Copenhagen Bakery's sweet story

KIM NEWTH
Last updated 09:42 29/08/2012
Copenhagen
Doug Richardson

Copenhagen Bakery has been brightening up our lunch and dinner options for 25 years.

Copenhagen
Doug Richardson
Business owners Donna and John Thomsen.

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Sweet treats and pastry delights are what make Copenhagen Bakery a Christchurch destination.

Pastry perfect

The award-winning Copenhagen Bakery has been serving Christchurch sweet treats, gourmet pies and traditional Danish bread and pastries for 25 years.

Had Danish baker John Thomsen followed in his father's footsteps, he might well have spent his life at sea as a fisherman off the coast of Denmark. Luckily for Christchurch's Danish pastry fans, John was prone to seasickness, so he focused on his flair for making traditional bread and pastry.

From sugary pastries to Danish black bread (rugbrød), the selection at Copenhagen Bakery is underpinned by John's baking expertise.

John and his wife, Donna, opened the business in Armagh St late in 1987. Back then, Danish-style food probably seemed a little challenging.

"I remember elderly ladies coming in here asking for ginger gems and being very disappointed when we couldn't oblige," recalls Donna, who is the organisational powerhouse behind this family business. "We were determined to be a true Danish bakery, but the Kiwi taste was initially pretty conservative."

That's changed over the years and it seems Christchurch now can't get enough of European flavours. In turn, John has conceded some ground. For example, pies - not a food of choice in Denmark - are now a big part of the bakery's savoury line-up. Copenhagen Bakery has even won accolades and gold medals for its pies, such as the version filled with chicken, asparagus and cashew nut.

Donna believes John's skill in pastry making, combined with determination not to skimp on ingredients, is what has won them success in the discerning Christchurch pie market.

"We also decided that if we did make, say a Kiwi-style cake, that it would have a European feel with John's own interpretation. What we didn't want was a cabinet full of pink raspberry buns and doughnuts. Our food has always been dressed up in a different way," Donna says.

Forced from its Armagh St premises by the February 2011 earthquake, the business reopened in Harewood Rd in January. Almost as soon as the doors opened, the bakery was swamped with customers, many regular clients keen to reconnect with their favourite pastry and pie stop.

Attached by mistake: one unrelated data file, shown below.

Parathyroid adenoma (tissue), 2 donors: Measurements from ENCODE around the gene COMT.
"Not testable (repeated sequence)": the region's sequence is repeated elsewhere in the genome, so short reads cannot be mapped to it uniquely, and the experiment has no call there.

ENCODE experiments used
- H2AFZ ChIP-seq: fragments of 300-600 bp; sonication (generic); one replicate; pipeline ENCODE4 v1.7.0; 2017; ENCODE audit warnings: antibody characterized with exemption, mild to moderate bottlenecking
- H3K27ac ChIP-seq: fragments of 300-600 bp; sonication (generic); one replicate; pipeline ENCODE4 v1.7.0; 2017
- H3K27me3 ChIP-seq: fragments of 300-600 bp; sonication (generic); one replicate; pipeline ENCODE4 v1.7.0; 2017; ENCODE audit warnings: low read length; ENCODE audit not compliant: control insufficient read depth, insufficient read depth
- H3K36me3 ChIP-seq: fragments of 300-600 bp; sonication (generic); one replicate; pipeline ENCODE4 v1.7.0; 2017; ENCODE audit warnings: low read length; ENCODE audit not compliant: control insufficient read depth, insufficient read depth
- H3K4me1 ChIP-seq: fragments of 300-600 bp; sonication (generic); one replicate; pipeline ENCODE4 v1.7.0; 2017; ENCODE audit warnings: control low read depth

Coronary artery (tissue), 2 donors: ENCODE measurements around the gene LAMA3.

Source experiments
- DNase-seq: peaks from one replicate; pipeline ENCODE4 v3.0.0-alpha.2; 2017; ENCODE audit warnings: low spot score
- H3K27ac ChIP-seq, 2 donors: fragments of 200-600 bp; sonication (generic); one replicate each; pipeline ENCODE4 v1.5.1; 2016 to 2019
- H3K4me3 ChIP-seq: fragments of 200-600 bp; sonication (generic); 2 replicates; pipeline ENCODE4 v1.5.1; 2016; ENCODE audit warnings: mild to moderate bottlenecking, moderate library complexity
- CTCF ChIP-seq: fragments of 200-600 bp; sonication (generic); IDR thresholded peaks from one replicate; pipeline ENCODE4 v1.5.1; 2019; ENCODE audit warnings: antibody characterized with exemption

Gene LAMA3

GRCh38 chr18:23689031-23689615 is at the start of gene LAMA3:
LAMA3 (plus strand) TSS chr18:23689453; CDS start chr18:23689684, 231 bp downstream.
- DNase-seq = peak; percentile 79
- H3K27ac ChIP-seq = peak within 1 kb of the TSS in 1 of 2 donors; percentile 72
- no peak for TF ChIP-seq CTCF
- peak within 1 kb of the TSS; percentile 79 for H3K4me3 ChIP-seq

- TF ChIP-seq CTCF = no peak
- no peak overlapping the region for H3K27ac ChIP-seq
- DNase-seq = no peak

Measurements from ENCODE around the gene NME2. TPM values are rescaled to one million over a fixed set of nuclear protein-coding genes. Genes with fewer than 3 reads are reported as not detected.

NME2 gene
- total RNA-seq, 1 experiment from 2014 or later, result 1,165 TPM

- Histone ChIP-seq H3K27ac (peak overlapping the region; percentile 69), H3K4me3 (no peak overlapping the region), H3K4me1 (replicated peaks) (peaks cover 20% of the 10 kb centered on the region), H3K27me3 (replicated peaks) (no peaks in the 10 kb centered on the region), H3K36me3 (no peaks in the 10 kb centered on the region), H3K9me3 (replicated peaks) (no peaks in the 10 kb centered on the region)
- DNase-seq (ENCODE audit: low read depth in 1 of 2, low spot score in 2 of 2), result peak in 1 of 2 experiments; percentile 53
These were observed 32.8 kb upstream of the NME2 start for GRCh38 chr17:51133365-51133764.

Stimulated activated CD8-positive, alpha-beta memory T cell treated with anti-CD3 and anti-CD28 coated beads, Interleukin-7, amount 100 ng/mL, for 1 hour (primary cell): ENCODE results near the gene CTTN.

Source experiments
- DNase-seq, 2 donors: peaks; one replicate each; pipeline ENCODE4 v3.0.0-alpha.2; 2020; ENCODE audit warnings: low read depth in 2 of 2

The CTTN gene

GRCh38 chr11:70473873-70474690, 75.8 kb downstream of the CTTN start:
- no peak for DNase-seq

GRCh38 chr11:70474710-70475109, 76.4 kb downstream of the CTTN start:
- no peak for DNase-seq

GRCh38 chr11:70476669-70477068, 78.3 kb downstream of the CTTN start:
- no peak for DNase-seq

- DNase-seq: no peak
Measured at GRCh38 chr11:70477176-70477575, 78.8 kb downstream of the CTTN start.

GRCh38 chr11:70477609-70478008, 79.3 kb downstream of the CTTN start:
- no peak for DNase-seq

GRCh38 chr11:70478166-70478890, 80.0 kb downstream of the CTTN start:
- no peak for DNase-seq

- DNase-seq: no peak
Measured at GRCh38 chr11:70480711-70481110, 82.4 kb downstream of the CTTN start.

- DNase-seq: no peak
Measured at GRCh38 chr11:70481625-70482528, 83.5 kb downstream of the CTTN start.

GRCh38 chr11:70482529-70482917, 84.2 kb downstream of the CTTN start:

"Before we reopened, I'd have people coming up to me asking 'when are you opening again - I miss my chicken savouries'. I think I'm known about town as 'the chicken savoury lady'," Donna says, with a laugh.
Other top sellers are their signature Danish pastry kringles with traditional fillings, custard slices and apple slices, chicken pies, steak and cheese pies, and multigrain and sourdough breads. Copenhagen Bakery's fruit and spice-packed hot cross buns, available from January to mid-April, are also famous.

Everything is made from scratch and plenty of good quality butter goes into the pastry. John says 100kg of butter a week is used in their various products.

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The bakery's new premises are more spacious than the inner-city site and have been tastefully fitted out with a Scandinavian theme. Weekdays get off to a busy start with corporate customers picking up orders on their way to work. Saturdays are busy with families and foodies.

Joining Donna and John in the business is their youngest son, Kristian, 19, who has started his baker's apprenticeship. After the February quake, he spent several months in Denmark working with John's old boss and developing his own Danish baking skills.

The Copenhagen Bakery also employs three other qualified bakers and another trainee. After the business reopened, some of the original staff returned and both John and Donna are thankful to have their expertise.
After many years in the trade, John retains his passion for baking. As he says, there is something very special about "the crackle and pop" of freshly baked bread.

For many customers, having the bakery back in business has been a welcome return to normality. "They are often from a broken part of the city, and coming to us out here is a way to forget and enjoy time out," says Donna, who suggests people are becoming more sociable in the wake of the earthquakes.

"Our residential bakery is seeking to cater to this changing market by becoming a cheerful meeting place for one and all, just like the corner local bakeries do in many towns and cities of Europe."

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